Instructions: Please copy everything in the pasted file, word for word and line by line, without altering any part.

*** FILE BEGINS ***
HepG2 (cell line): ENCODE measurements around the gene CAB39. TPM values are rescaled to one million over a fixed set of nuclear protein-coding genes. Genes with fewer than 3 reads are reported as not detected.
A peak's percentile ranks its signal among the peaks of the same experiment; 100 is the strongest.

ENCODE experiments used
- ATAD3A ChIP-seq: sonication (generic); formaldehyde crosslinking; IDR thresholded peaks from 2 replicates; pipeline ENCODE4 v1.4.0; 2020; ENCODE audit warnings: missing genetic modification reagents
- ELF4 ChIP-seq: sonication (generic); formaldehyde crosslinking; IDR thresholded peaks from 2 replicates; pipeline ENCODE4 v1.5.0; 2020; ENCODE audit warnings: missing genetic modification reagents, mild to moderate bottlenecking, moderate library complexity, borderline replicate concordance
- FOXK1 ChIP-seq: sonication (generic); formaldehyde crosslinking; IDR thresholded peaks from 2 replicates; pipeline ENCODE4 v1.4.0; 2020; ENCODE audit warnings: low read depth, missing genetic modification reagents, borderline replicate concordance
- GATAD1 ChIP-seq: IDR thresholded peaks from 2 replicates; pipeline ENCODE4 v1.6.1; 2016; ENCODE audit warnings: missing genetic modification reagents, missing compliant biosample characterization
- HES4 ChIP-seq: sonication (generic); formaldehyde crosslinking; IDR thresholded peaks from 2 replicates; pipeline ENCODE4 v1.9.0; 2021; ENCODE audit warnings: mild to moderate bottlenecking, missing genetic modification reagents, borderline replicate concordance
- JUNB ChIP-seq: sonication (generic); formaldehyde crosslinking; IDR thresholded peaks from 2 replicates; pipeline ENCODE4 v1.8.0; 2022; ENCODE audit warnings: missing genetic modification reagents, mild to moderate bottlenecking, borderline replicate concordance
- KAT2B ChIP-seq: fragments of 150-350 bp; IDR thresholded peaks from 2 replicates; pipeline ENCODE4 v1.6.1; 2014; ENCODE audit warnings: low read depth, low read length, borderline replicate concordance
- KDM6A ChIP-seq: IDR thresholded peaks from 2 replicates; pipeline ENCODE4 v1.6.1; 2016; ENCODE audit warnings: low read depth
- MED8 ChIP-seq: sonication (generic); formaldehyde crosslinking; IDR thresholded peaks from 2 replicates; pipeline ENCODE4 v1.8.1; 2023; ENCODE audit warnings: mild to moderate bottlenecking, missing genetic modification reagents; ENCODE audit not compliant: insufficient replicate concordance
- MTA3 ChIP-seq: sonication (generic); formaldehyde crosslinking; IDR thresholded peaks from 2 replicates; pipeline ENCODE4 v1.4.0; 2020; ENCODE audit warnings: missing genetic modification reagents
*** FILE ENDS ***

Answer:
HepG2 (cell line): ENCODE measurements around the gene CAB39. TPM values are rescaled to one million over a fixed set of nuclear protein-coding genes. Genes with fewer than 3 reads are reported as not detected.
A peak's percentile ranks its signal among the peaks of the same experiment; 100 is the strongest.

ENCODE experiments used
- ATAD3A ChIP-seq: sonication (generic); formaldehyde crosslinking; IDR thresholded peaks from 2 replicates; pipeline ENCODE4 v1.4.0; 2020; ENCODE audit warnings: missing genetic modification reagents
- ELF4 ChIP-seq: sonication (generic); formaldehyde crosslinking; IDR thresholded peaks from 2 replicates; pipeline ENCODE4 v1.5.0; 2020; ENCODE audit warnings: missing genetic modification reagents, mild to moderate bottlenecking, moderate library complexity, borderline replicate concordance
- FOXK1 ChIP-seq: sonication (generic); formaldehyde crosslinking; IDR thresholded peaks from 2 replicates; pipeline ENCODE4 v1.4.0; 2020; ENCODE audit warnings: low read depth, missing genetic modification reagents, borderline replicate concordance
- GATAD1 ChIP-seq: IDR thresholded peaks from 2 replicates; pipeline ENCODE4 v1.6.1; 2016; ENCODE audit warnings: missing genetic modification reagents, missing compliant biosample characterization
- HES4 ChIP-seq: sonication (generic); formaldehyde crosslinking; IDR thresholded peaks from 2 replicates; pipeline ENCODE4 v1.9.0; 2021; ENCODE audit warnings: mild to moderate bottlenecking, missing genetic modification reagents, borderline replicate concordance
- JUNB ChIP-seq: sonication (generic); formaldehyde crosslinking; IDR thresholded peaks from 2 replicates; pipeline ENCODE4 v1.8.0; 2022; ENCODE audit warnings: missing genetic modification reagents, mild to moderate bottlenecking, borderline replicate concordance
- KAT2B ChIP-seq: fragments of 150-350 bp; IDR thresholded peaks from 2 replicates; pipeline ENCODE4 v1.6.1; 2014; ENCODE audit warnings: low read depth, low read length, borderline replicate concordance
- KDM6A ChIP-seq: IDR thresholded peaks from 2 replicates; pipeline ENCODE4 v1.6.1; 2016; ENCODE audit warnings: low read depth
- MED8 ChIP-seq: sonication (generic); formaldehyde crosslinking; IDR thresholded peaks from 2 replicates; pipeline ENCODE4 v1.8.1; 2023; ENCODE audit warnings: mild to moderate bottlenecking, missing genetic modification reagents; ENCODE audit not compliant: insufficient replicate concordance
- MTA3 ChIP-seq: sonication (generic); formaldehyde crosslinking; IDR thresholded peaks from 2 replicates; pipeline ENCODE4 v1.4.0; 2020; ENCODE audit warnings: missing genetic modification reagents